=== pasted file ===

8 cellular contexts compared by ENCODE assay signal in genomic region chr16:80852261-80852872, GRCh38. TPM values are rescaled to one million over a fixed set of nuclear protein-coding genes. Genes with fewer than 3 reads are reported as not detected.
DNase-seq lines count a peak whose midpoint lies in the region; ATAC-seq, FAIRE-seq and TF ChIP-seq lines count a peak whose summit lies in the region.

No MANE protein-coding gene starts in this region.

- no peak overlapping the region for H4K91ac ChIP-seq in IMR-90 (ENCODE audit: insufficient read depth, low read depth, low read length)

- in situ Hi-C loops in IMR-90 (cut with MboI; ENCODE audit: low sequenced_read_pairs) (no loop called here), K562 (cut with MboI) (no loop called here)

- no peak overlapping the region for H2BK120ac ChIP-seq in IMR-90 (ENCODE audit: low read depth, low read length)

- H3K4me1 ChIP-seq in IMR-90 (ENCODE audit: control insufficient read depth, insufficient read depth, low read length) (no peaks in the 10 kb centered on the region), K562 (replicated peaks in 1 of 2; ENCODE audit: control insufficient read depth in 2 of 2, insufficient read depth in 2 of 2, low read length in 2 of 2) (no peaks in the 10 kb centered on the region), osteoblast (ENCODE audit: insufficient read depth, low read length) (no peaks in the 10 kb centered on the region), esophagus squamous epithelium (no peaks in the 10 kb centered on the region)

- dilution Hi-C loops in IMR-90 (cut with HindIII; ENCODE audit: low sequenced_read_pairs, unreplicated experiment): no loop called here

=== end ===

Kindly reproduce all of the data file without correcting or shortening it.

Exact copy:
8 cellular contexts compared by ENCODE assay signal in genomic region chr16:80852261-80852872, GRCh38. TPM values are rescaled to one million over a fixed set of nuclear protein-coding genes. Genes with fewer than 3 reads are reported as not detected.
DNase-seq lines count a peak whose midpoint lies in the region; ATAC-seq, FAIRE-seq and TF ChIP-seq lines count a peak whose summit lies in the region.

No MANE protein-coding gene starts in this region.

- no peak overlapping the region for H4K91ac ChIP-seq in IMR-90 (ENCODE audit: insufficient read depth, low read depth, low read length)

- in situ Hi-C loops in IMR-90 (cut with MboI; ENCODE audit: low sequenced_read_pairs) (no loop called here), K562 (cut with MboI) (no loop called here)

- no peak overlapping the region for H2BK120ac ChIP-seq in IMR-90 (ENCODE audit: low read depth, low read length)

- H3K4me1 ChIP-seq in IMR-90 (ENCODE audit: control insufficient read depth, insufficient read depth, low read length) (no peaks in the 10 kb centered on the region), K562 (replicated peaks in 1 of 2; ENCODE audit: control insufficient read depth in 2 of 2, insufficient read depth in 2 of 2, low read length in 2 of 2) (no peaks in the 10 kb centered on the region), osteoblast (ENCODE audit: insufficient read depth, low read length) (no peaks in the 10 kb centered on the region), esophagus squamous epithelium (no peaks in the 10 kb centered on the region)

- dilution Hi-C loops in IMR-90 (cut with HindIII; ENCODE audit: low sequenced_read_pairs, unreplicated experiment): no loop called here